The picture was shot by long-time Wyler colleague Gregg Toland (his seventh and last film with Wyler). It has the trademark Toland look - deep focus, visual crispness without overemphasis in the lighting, careful composition within the frame. As usual, Wyler uses long takes, although here the technique is more effective than ever because of the studied naturalism. There are some elements of the film, it must be said, that are more simplistic than they should be. Virginia Mayo, as Andrews' selfish wife, is a caricature rather than a character. The Andrews-Wright romance story adheres to the old boy meets/loses girl formula, and as such seems too pat for a film of this depth and level of feeling. But these faults are never glaring. In fact, they are hard to notice at all, because the script, and Wyler's technique, add nuances of humor and genuine pathos to the material.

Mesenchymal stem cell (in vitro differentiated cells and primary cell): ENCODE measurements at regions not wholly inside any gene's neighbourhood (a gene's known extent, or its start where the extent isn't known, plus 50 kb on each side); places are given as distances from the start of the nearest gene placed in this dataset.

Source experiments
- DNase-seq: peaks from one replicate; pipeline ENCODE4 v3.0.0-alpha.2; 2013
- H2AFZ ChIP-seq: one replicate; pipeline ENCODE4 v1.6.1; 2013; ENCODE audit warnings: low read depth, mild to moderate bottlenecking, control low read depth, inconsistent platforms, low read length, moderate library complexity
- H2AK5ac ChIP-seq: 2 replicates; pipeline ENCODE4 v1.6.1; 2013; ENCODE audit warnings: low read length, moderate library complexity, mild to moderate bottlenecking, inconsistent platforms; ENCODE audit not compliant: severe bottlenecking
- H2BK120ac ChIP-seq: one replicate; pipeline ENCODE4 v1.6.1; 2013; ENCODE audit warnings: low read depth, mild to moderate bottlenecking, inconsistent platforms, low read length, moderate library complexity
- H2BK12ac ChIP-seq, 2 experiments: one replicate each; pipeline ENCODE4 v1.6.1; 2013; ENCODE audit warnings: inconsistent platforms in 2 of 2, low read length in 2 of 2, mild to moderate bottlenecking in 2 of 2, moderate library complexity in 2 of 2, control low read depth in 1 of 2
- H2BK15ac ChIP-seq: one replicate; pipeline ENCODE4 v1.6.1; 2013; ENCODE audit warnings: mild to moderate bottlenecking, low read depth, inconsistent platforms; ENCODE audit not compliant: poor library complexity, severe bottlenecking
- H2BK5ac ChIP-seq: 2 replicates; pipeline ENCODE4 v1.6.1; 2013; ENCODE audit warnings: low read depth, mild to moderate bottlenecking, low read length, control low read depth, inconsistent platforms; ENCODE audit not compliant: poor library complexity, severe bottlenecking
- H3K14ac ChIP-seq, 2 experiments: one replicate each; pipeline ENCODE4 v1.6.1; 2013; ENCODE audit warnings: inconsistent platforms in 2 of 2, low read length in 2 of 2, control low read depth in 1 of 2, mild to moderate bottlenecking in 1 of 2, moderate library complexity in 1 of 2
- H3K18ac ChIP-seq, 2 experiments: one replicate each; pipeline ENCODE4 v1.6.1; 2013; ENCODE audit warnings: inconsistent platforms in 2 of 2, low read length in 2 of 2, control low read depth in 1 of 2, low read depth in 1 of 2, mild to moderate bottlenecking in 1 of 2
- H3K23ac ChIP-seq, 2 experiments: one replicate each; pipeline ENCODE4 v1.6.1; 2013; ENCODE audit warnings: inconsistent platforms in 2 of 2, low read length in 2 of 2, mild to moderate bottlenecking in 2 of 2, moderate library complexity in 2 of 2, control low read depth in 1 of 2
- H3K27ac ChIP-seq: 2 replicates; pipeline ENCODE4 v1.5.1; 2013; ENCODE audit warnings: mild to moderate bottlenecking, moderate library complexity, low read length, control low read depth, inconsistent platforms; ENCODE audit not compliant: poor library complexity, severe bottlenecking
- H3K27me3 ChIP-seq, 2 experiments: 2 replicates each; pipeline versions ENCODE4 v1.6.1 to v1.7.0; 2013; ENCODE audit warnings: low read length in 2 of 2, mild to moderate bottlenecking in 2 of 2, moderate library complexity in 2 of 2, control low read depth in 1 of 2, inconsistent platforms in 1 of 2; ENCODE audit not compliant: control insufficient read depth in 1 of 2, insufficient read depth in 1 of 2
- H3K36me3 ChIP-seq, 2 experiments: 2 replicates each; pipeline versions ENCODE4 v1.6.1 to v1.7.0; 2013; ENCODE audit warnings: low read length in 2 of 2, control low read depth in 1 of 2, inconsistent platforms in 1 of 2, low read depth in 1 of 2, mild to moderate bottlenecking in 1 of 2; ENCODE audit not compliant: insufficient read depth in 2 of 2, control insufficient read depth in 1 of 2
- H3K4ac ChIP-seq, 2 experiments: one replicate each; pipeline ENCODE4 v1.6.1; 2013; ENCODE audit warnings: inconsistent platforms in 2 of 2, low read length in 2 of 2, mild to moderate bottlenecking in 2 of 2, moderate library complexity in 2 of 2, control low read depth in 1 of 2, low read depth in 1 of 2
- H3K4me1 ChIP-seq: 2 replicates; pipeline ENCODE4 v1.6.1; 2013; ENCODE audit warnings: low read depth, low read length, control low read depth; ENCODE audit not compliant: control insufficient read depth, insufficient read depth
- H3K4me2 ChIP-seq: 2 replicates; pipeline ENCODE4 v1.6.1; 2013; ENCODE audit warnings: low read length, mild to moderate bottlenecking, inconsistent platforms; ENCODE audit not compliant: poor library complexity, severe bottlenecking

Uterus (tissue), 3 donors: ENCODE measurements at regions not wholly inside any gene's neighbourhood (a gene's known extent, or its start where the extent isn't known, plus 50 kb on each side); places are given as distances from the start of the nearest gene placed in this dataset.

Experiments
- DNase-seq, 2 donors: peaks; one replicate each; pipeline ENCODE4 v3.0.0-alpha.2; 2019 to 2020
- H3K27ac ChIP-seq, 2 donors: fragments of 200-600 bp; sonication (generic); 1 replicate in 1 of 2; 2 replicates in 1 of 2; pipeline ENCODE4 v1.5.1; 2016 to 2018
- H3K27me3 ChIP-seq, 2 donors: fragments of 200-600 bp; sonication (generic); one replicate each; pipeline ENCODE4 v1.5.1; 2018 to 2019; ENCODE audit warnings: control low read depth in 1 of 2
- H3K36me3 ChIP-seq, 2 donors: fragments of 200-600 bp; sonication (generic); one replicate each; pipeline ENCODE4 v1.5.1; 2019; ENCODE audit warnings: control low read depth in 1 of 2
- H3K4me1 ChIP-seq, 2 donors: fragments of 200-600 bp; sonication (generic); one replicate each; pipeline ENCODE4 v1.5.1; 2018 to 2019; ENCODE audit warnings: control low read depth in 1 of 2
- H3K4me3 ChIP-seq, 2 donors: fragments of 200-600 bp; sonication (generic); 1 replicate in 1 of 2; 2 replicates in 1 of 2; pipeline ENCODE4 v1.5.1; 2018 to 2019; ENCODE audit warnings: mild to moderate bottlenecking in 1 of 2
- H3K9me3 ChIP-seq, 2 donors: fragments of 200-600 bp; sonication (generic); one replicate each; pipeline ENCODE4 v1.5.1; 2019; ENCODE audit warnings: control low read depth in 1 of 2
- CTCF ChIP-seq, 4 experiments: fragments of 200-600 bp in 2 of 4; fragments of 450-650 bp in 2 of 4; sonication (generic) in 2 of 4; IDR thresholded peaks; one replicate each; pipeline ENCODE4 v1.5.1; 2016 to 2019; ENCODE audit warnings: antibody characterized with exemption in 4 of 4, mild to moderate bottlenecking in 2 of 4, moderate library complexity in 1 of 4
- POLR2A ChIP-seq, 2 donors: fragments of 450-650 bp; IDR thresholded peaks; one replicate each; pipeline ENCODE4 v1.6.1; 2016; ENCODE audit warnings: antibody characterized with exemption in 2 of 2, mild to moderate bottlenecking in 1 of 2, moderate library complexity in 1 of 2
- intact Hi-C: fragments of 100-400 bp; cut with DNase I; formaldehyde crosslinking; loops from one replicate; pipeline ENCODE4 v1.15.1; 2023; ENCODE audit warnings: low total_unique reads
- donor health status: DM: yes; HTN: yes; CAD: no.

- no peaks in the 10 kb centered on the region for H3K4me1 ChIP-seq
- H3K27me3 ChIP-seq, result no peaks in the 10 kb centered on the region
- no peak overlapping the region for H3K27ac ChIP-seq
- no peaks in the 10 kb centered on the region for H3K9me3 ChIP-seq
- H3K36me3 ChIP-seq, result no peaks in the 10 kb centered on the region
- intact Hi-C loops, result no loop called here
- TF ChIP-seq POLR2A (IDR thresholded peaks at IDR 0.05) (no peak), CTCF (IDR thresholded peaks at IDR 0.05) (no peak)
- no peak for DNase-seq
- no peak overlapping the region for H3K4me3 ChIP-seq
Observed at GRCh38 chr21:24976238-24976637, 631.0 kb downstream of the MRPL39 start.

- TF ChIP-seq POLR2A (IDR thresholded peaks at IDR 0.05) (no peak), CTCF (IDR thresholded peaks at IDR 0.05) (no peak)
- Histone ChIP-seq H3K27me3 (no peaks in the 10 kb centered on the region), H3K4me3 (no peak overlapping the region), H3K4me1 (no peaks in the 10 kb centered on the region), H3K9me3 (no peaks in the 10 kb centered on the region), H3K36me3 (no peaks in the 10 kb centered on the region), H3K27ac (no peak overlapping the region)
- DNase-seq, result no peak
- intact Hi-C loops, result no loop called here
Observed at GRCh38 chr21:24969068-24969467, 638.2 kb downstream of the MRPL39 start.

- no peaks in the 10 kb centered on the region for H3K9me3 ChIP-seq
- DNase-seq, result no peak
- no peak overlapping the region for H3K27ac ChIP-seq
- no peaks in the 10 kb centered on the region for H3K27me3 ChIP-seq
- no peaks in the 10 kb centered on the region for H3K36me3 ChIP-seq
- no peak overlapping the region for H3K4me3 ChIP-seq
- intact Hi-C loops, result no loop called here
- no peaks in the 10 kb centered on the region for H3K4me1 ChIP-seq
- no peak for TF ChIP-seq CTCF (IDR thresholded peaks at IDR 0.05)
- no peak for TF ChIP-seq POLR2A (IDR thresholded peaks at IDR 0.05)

Sometimes an aura of prestige can prevent people from visiting a classic film. The Best Years of Our Lives won a slew of Oscars, including Best Picture, Actor (March) and director. Don't let that frighten you away. This is a case where every award was richly deserved. I cried watching this movie, freely and unashamedly. It is quite simply one of the greatest achievements of American film.

ON THE WATERFRONT (Elia Kazan, 1954).

A former prizefighter (Marlon Brando) is caught up in a corrupt union headed by a mobster (Lee J. Cobb), but starts to question his beliefs when he falls for the sister (Eva Marie Saint) of a man who was murdered for informing.